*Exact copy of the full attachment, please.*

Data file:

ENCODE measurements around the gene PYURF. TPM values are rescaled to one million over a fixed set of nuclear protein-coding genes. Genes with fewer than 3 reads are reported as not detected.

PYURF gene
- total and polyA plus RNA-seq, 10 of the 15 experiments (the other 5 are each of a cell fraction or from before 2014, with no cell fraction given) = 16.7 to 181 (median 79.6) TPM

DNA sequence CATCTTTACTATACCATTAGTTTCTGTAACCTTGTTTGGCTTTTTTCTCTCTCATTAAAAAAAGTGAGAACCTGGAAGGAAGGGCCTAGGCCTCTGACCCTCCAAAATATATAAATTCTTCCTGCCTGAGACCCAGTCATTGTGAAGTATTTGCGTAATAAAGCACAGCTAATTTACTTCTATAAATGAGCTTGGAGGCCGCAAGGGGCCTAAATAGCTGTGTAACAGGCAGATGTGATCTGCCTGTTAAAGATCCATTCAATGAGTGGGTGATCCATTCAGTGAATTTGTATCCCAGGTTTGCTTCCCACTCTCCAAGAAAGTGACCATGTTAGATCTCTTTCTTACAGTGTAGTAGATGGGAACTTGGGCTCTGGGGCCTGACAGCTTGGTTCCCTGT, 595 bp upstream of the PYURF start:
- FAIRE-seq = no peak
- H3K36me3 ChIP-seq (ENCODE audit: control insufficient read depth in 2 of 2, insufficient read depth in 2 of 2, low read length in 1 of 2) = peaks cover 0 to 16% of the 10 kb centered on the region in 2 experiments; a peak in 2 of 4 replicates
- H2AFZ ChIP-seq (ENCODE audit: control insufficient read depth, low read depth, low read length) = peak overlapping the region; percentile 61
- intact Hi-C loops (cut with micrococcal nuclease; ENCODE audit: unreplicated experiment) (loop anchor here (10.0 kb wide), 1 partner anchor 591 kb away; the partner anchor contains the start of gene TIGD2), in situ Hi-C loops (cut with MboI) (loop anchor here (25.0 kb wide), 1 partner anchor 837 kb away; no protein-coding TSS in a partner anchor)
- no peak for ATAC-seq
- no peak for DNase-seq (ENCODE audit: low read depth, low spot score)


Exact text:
ENCODE measurements around the gene PYURF. TPM values are rescaled to one million over a fixed set of nuclear protein-coding genes. Genes with fewer than 3 reads are reported as not detected.

PYURF gene
- total and polyA plus RNA-seq, 10 of the 15 experiments (the other 5 are each of a cell fraction or from before 2014, with no cell fraction given) = 16.7 to 181 (median 79.6) TPM

DNA sequence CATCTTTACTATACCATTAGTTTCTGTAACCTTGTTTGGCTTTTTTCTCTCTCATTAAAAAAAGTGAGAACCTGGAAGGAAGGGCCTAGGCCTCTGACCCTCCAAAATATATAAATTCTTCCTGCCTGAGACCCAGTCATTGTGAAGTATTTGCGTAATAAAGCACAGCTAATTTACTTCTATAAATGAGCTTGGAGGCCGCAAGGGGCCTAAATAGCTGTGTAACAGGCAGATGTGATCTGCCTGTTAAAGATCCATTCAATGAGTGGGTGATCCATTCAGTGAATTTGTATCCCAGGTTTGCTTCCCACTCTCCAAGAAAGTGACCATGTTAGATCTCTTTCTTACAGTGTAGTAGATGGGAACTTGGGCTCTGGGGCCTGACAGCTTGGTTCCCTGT, 595 bp upstream of the PYURF start:
- FAIRE-seq = no peak
- H3K36me3 ChIP-seq (ENCODE audit: control insufficient read depth in 2 of 2, insufficient read depth in 2 of 2, low read length in 1 of 2) = peaks cover 0 to 16% of the 10 kb centered on the region in 2 experiments; a peak in 2 of 4 replicates
- H2AFZ ChIP-seq (ENCODE audit: control insufficient read depth, low read depth, low read length) = peak overlapping the region; percentile 61
- intact Hi-C loops (cut with micrococcal nuclease; ENCODE audit: unreplicated experiment) (loop anchor here (10.0 kb wide), 1 partner anchor 591 kb away; the partner anchor contains the start of gene TIGD2), in situ Hi-C loops (cut with MboI) (loop anchor here (25.0 kb wide), 1 partner anchor 837 kb away; no protein-coding TSS in a partner anchor)
- no peak for ATAC-seq
- no peak for DNase-seq (ENCODE audit: low read depth, low spot score)